ALBUQUERQUE (KRQE) – Nearly three dozen cans, containers and buckets sat on the ground by the dumpster behind AutoZone near the intersection of Fourth Street and Bridge SW on a recent rainy morning.
Remnants of motor oil, hydraulic fluid and other chemicals were flowing with the rainwater, across the roadway and into a near-by drain.
That drain leads straight to the Rio Grande, just two blocks away.
“That should be illegal,” John Sandoval told KRQE News 13 one morning as he drove by the leaking chemicals.
It is, in fact, illegal — a violation of the federal Clean Water Act. Trouble is, there’s no one locally who has the authority to enforce that law and punish polluters.
Two Albuquerque residents, who have driven by the AutoZone in recent weeks, told News 13 that they called the city of Albuquerque’s all-purpose help line, 311, twice in early September to complain about chemicals running from the AutoZone parking lot into the drain. Those calls netted no rersults, the residents said.
News 13 recently paid a visit to the AutoZone to get a first-hand look at what was going on in the parking lot behind the store. A photographer spoke with a clerk.
“As soon as one of our guys comes, he’s supposed to be cleaning it real soon…The next 10-15 minutes,” the woman said.
An hour later, liquid with the tell-tale, rainbow-colored sheen of chemicals could be seen spilling into the drain. There had been no clean-up.
News 13 left messages for the AutoZone district manager and the company’s regional manager. Our messages were not returned.
After News 13 called the city’s Municipal Development department, two employees arrived at the auto parts store in less than an hour.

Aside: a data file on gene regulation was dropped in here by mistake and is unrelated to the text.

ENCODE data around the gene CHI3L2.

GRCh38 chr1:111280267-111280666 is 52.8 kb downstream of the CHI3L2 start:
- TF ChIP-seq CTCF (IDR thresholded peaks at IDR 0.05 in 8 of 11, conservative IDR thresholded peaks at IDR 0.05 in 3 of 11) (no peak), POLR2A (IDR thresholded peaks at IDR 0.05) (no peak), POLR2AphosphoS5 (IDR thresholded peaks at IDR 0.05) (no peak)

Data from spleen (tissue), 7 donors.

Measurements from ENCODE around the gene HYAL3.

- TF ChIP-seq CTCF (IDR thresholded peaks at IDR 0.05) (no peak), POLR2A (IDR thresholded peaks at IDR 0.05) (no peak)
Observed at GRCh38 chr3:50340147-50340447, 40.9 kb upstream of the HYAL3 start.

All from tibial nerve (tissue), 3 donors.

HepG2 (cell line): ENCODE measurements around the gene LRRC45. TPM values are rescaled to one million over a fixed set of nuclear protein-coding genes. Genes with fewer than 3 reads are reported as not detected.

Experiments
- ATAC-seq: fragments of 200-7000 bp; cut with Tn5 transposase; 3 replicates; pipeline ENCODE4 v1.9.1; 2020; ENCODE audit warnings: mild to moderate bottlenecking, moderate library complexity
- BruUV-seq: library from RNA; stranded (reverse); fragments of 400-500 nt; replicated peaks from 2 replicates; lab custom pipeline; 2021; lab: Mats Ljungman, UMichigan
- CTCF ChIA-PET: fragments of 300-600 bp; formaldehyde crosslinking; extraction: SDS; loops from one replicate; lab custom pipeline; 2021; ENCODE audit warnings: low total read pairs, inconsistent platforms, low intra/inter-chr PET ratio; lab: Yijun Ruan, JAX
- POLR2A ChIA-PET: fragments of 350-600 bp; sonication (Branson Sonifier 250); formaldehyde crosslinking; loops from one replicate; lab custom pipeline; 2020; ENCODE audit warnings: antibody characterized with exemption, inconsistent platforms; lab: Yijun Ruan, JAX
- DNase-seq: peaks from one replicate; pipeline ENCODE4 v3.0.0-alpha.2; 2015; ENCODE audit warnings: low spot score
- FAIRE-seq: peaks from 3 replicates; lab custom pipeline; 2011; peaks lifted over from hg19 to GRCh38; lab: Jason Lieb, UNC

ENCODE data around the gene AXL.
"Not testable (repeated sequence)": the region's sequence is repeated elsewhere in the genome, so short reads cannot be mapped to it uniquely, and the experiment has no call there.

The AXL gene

“It’s very concerning to me,” Melissa Lozoya, chief engineer at Municipal Development, said while looking down at the chemical stream.
Last week’s rain exacerbated the problem, ushering the liquids across the pavement and sending them into the drain in a steady stream.
“It doesn’t rain a lot in Albuquerque,” Lozoya said. “You have a lot of fluids from vehicles, or maybe even trash, that sit on the roadway or on public roadways or public property. You know, dog waste and things like that can sit for long periods of time, and when it does rain all, of that gets washed into our river.”
The city employees talked to a manager at AutoZone about the fluids.
“It’s people who drop them off, we try to keep up with it every day,” an employee of the 4th and Bridge AutoZone told the engineer.
Lozoya said the business is responsible for any liquids on its property, regardless of who dumps them there.
City employees pressed the manager about when the containers would be cleaned up.
“At least by Saturday,” the manager said.
Lozoya replied: “That’s not good enough. It has to be right now… Because of the rain.”
About an hour later, an AutoZone employee hauled chemical containers inside the store.
“Any type of container that contains any type of fluids other than rain water should be under cover and removed,” Lozoya said.
The engineer issued a warning to the store. Mark Motsko, spokesman for the Municipal Development department, said the city doesn’t have an ordinance under which it can punish polluters like the South Valley AutoZone store.
The city is in the process of drafting such a law, Motsko said in an interview. That process, according to published reports, has been ongoing for more than a year.
In the meantime, city officials have the option of calling in federal officials to enforce the Clean Water Act. Motsko said he couldn’t recall an instance of that happening.
And the city itself has been warned at least twice by the Environmental Protection Agency for failing to take steps to address violations of the Clean Water Act.
Motsko said he didn’t know why the two residents who called 311 about pollution at the AutoZone went unanswered. He said the city is looking into it.
The residents who contacted News 13 said they were told their complaints went to the Zoning Department.
City staff promised that city employees would return to ensure the area stays clean.
When News 13 went by the AutoZone on Thursday, the containers were no longer in the parking lot. But there was still a visible stream of chemical-laced water running into the drain.